Question: Relationship Advice

Meandering asks…

My girlfriend (soon to be boyfriend) recently came out as trans and is starting T in a few weeks and getting top surgery in a few months. It really was no surprise and I am sure that this will help make both of us happier and more complete. However we are both concerned about how this will affect our relationship. He is concerned that once he begins to change outwardly that my feelings will wane. I am a lesbian but I am not really worried about losing my attraction for him. Is this naïve of me?

Please post your response in the comments below.

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Posted by on March 27th, 2011 at 04:00 pm

Category: questions 19 comments »

19 Responses to “Question: Relationship Advice”

  1. Comrade Kevin

    Not at all. It’s understandable. I’ll tell you a similar story. An ex of mine now identifies as a transman, but I knew him as a woman. And to this day, his attraction for me has never completely gone away, despite both top surgery and testosterone.

    And in fairness, my attraction to him remains as well. We have a history together, and that persists no matter what.

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  2. cedar

    you’re not naive at all. sexual attraction is rarely so binary or so neat. if you think about it, you fell in love with your boyfriend as a person with mostly just the labels switched. that said, you (or he) may find yourselves and your desires changing over this process. you may not want to be with a guy at some point, or you may figure out you’re more queer than you thought. who knows. it’s just human to love but also to change. it’s also nothing to beat yourself up over. keep being present with yourself and with him, and that’s the best you can hope for.

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    rainbowfish replied:

    i think this is really well-expressed.

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  3. Lane

    One of my sister’s best friends is a lesbian who is dating a transman. If you can imagine him with a more male appearance and still want to be with him, I doubt you have anything to worry about.

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  4. Anonymous

    I know a guy who is trans. He came out to his lesbian girlfriend (who had previously been married to a guy and divorced him because she realized she likes girls. They both decided to stick it out and, though it has been hard sometimes, they are still in a very great relationship 5 years later.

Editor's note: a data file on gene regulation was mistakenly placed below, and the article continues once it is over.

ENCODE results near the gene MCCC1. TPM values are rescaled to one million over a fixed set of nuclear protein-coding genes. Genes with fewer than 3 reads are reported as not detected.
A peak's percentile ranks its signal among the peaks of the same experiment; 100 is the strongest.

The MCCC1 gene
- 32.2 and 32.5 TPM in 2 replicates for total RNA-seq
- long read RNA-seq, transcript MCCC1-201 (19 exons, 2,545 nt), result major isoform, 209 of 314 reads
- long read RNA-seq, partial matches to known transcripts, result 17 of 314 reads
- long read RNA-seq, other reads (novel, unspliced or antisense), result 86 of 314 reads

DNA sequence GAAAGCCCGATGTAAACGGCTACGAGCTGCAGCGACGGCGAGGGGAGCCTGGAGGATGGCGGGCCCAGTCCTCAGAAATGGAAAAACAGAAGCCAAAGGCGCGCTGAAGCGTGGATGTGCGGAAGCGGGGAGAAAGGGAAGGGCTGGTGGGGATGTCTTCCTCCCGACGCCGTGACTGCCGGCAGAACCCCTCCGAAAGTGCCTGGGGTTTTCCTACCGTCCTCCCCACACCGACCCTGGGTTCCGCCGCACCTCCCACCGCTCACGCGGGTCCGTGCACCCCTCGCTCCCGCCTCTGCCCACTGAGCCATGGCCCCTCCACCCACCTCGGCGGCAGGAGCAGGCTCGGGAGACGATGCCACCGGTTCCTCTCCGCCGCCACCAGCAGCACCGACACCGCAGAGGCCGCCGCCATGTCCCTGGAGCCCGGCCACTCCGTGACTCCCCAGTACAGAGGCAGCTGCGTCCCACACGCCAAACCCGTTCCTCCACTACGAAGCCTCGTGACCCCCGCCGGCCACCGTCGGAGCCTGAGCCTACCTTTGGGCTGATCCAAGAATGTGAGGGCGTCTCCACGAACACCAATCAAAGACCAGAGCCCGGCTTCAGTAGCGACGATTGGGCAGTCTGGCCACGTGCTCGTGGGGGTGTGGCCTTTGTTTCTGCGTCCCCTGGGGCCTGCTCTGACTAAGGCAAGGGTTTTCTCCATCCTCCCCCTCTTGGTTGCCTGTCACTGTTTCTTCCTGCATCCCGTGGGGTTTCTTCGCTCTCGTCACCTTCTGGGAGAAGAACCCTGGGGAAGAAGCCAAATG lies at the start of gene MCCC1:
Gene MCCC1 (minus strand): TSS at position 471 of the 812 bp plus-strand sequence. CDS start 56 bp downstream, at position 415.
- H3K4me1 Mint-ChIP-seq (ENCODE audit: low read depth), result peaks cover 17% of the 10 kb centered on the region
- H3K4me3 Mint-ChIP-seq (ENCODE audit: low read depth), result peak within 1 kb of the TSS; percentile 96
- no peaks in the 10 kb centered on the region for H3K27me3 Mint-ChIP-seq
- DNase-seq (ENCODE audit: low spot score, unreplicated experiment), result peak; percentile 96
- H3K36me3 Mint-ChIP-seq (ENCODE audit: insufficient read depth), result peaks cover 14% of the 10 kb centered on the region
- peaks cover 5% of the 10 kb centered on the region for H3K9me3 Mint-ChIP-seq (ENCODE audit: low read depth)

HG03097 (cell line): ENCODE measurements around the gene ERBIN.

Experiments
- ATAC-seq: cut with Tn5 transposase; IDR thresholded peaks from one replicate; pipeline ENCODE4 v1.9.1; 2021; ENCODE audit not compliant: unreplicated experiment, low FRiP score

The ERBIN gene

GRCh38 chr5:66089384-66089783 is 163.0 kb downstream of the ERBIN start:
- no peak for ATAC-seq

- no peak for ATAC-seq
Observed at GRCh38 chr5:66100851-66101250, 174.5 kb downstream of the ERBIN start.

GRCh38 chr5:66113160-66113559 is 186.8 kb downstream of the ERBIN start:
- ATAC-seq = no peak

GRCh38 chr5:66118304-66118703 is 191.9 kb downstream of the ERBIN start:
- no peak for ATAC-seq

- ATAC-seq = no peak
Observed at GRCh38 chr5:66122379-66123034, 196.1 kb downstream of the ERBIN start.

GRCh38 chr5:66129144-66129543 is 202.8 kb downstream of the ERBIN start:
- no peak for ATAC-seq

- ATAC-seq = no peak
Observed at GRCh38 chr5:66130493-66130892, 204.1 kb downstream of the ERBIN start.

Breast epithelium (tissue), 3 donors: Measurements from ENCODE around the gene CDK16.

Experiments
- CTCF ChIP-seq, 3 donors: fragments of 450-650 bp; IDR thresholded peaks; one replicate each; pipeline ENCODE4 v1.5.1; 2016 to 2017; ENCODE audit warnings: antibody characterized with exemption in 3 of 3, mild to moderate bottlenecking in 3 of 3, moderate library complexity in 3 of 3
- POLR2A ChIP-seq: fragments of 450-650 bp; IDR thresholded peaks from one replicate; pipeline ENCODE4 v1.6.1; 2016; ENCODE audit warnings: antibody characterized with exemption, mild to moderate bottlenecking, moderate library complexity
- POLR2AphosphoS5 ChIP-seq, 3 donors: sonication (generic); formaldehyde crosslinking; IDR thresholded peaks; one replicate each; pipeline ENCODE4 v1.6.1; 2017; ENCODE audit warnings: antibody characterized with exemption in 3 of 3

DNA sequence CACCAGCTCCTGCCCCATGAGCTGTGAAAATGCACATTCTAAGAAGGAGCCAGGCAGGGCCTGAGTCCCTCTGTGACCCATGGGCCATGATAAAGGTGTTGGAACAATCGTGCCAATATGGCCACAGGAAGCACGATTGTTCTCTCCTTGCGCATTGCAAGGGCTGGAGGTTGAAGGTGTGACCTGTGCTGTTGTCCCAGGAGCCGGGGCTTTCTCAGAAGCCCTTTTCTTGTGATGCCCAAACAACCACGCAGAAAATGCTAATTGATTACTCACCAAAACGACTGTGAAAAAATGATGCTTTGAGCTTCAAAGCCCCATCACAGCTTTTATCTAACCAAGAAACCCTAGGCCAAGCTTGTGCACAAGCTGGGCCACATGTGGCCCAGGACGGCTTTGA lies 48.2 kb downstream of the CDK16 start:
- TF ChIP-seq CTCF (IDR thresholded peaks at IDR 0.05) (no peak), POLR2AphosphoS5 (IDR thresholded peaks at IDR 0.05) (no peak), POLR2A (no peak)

Life, sexuality, gender, nothing is black and white.

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  5. Anonymous

    You’re not naive. It’s a tough situation. My boyfriend and I have this conversation from time to time… “what if you’re not attracted to me after you’ve been on T for awhile? what if I’m not attracted to you?” You know, you work it out. I’ve known transguys who end up more attracted to other guys than to women after they’ve been on T for a few years as well as folks (men and women) who decide that they really are attracted to women, and their transmale partners don’t fit that bill. However, I’ve also known plenty of folks who stay with their partners through transition – and make it out the other side well adjusted, happier, and more aware of themselves and others.

    Good for you for asking these questions. Keep asking them of each other – and keep being open to the (honest) answers. You’ll both be much more happy in the long run.

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  6. kendall

    probably shouldnt call him your soon to be boyfriend, he should just be your boyfriend, especially if this has been going on long enough for him to get his letters to start t this doesnt sound like a recent thing if hes been waved through all the redtape…
    That being said, did he ever do drag or draw on a beard? that might look silly but could help you visualize.

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    Darri replied:

    I think she clearly respects her bf’s gender identity, the nature of her question itself demonstrates that. She probably just used the phrase to explain the situation in short. It’s not necessary to look for discrimination and disrespect where there is none.

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    kendall replied:

    By stating, transmen are men, and then giving an ACTUAL HELPFUL response, yes I am being disrespectful I know some lesbians who LOVE being women who still act out genderplay and do drag, and look the part, if he has some mascara beard snapshots that may help her physically visualize it, I was being utmost serious. That her soon to be former girlfriend of a future boyfriend had dragpics that would be helpful, because often kings do beard similar to what they would try to grow themselves

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  7. kira

    No, you are not naive in believing that his transition will change your feelings for him. It sounds as if you are attracted to the person inside, not the physical form they choose to take(as attractive as you may find this form), and that attraction is mature and admirable, not naive. That said, as with any major change(job changes, new living arrangements, etc.) there will be added stress on you and him, so to say that there is no chance of a break-up, etc. would be naive indeed- but I am sure you and him will find a way if that is what is meant to happen.

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  8. Blake

    My girlfriend was in the exact same position as you. She would be so upset and worried every now and then (before I was on Testosterone) and I reassured her every time.

    I have been on hormones for 5 months now and we are stronger than ever. She still happily identifies as a lesbian and I happily identify as straight.